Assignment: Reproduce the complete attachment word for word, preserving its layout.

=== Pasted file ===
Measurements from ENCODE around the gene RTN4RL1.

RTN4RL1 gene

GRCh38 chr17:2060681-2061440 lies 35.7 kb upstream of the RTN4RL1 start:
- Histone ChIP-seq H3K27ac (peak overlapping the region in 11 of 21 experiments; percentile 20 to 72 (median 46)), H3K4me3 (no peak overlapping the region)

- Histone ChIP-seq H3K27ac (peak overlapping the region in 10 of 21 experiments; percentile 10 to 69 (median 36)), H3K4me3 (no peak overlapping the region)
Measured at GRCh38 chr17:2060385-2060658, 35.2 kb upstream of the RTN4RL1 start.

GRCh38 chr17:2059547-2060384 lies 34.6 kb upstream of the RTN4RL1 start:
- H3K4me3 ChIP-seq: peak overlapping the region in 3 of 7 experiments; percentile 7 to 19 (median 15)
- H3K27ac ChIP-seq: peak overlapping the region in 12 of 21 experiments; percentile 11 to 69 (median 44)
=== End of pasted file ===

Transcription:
Measurements from ENCODE around the gene RTN4RL1.

RTN4RL1 gene

GRCh38 chr17:2060681-2061440 lies 35.7 kb upstream of the RTN4RL1 start:
- Histone ChIP-seq H3K27ac (peak overlapping the region in 11 of 21 experiments; percentile 20 to 72 (median 46)), H3K4me3 (no peak overlapping the region)

- Histone ChIP-seq H3K27ac (peak overlapping the region in 10 of 21 experiments; percentile 10 to 69 (median 36)), H3K4me3 (no peak overlapping the region)
Measured at GRCh38 chr17:2060385-2060658, 35.2 kb upstream of the RTN4RL1 start.

GRCh38 chr17:2059547-2060384 lies 34.6 kb upstream of the RTN4RL1 start:
- H3K4me3 ChIP-seq: peak overlapping the region in 3 of 7 experiments; percentile 7 to 19 (median 15)
- H3K27ac ChIP-seq: peak overlapping the region in 12 of 21 experiments; percentile 11 to 69 (median 44)